This very interesting surname describes a medieval trade, but not one recognizeable from the spelling form. It is of Germanic origins although probably introduced by the Normans after the 1066 invasion of Britain, and describes a maker or carver of stone feed troughs! In later years the name would have described one who molded by casting in iron, but in the ancient times 'to mould' was a creative art, and described a particularly skilled mason. The origination is from the German 'moldau' and the name is recorded there as Molden, Moulden, Moldenhauer and Mollenhauer. The earliest recordings that we have been able to find are from 16th century English church recordings, but it is probable that earlier recordings maybe found in the medieval county rolls. A coat of arms was granted to the family in circa 1612. This has the blazon of a gold field charged with three red bars, and in chief a canton ermines. The crest is an arm embowed, clutch a sword dexter bendways, point down, the hilt and pommel in gold. Recordings of the surname include Roberti Molder, father of Jaine Molder, who was christened at St Andrews Church, Enfield, Middlesex, on July 30th 1581, and John Mulder, who married Ann Wardle at St Pauls Church, Covent Garden, on April 21st 1700. The first recorded spelling of the family name is shown to be that of Edmund Moulder, which was dated April 8th 1559, a witness at St Matthews Church, London, during the reign of Queen Elizabeth 1, known as 'Good Queen Bess', 1558 - 1603. Surnames became necessary when governments introduced personal taxation. In England this was known as Poll Tax. Throughout the centuries, surnames in every country have continued to "develop" often leading to astonishing variants of the original spelling.

Surnames reference. 2013.

Look at other dictionaries:

  • molder — [mōl′dər] vi. [freq. of obs. v. mold, to molder: see MOLD3 & ER] to crumble into dust; decay; waste away: often with away vt. Now Rare to cause to molder SYN. DECAY …   English World dictionary

  • Molder — Mold er, Moulder Mould er, v. i. [imp. & p. p. {Moldered}or {Mouldered}; p. pr. & vb. n. {Moldering} or {Mouldering}.] [From {Mold} fine soft earth: cf. Prov. G. multern.] To crumble into small particles; to turn to dust by natural decay; to lose …   The Collaborative International Dictionary of English

  • Molder — Mold er, Moulder Mould er, v. t. To turn to dust; to cause to crumble; to cause to waste away. [1913 Webster] [Time s] gradual touch Has moldered into beauty many a tower. Mason. [1913 Webster] …   The Collaborative International Dictionary of English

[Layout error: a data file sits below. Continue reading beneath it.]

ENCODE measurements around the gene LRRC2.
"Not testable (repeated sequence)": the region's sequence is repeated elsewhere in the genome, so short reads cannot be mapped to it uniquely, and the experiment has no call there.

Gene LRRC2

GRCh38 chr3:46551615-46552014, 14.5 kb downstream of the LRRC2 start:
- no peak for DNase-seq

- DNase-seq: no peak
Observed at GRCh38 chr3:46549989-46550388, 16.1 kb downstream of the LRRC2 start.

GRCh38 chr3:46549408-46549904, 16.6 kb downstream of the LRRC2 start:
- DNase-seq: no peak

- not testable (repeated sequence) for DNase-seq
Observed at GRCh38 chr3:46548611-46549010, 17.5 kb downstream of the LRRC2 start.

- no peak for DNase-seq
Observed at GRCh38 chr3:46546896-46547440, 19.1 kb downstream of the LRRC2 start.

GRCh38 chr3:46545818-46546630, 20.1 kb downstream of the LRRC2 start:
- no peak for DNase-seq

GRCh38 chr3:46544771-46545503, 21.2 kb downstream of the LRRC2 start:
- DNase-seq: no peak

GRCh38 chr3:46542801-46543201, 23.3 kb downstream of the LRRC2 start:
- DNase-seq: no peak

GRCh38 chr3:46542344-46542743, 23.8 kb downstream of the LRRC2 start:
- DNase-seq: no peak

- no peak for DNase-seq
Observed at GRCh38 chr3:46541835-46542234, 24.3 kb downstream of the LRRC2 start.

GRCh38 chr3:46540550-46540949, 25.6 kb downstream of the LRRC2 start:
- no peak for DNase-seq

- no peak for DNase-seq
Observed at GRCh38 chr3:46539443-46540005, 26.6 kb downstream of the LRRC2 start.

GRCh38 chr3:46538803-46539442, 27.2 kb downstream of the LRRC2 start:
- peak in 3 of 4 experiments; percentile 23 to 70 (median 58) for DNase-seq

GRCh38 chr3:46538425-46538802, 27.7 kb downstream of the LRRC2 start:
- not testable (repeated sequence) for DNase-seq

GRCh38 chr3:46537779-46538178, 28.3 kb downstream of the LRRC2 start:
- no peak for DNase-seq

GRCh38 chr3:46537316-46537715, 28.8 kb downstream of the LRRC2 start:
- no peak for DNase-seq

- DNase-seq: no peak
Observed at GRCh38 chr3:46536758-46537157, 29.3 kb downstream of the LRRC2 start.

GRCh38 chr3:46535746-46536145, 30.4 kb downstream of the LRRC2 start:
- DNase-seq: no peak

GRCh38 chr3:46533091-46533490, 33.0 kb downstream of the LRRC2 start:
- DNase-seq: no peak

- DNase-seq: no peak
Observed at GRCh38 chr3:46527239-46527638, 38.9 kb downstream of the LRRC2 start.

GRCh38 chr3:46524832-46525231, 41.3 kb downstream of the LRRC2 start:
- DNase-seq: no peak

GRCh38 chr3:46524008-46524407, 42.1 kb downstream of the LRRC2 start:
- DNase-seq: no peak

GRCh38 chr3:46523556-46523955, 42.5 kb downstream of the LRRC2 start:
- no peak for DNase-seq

• Molder — Mold er, Moulder Mould er, n. One who, or that which, molds or forms into shape; specifically (Founding), one skilled in the art of making molds for castings. [1913 Webster] …   The Collaborative International Dictionary of English

  • molder — index decay Burton s Legal Thesaurus. William C. Burton. 2006 …   Law dictionary

  • molder — molder1 /mohl deuhr/, v.i. 1. to turn to dust by natural decay; crumble; disintegrate; waste away: a house that had been left to molder. v.t. 2. to cause to molder. [1525 35; obs. mold to crumble (v. use of MOLD3) + ER6] molder2 /mohl deuhr/, n.… …   Universalium

  • molder — {{11}}molder (n.) also moulder, mid 15c., one who molds or forms, agent noun from MOLD (Cf. mold) (v.). From late 13c. as a surname. {{12}}molder (v.) also moulder, to crumble away, 1530s, probably frequentative of MOLD (Cf. mold) (n.3) loose… …   Etymology dictionary

  • molder — 1. noun a) A person who makes molds. b) A tool for making molds. 2. verb To decay to dust, to disintegrate from rot. The old book was left to molder until only the cover was left to show it had ever been written …   Wiktionary

  • Mölder — 1. Berufsname zu einer niederdeutschen Dialektform zu mnd. molner, moller »Müller«. 2. Berufsübername zu mnd. molder »Malter; ein Getreidemaß« …   Wörterbuch der deutschen familiennamen

  • molder — mold|er [ mouldər ] or ,molder a way verb intransitive to decay or to remain in a place without developing …   Usage of the words and phrases in modern English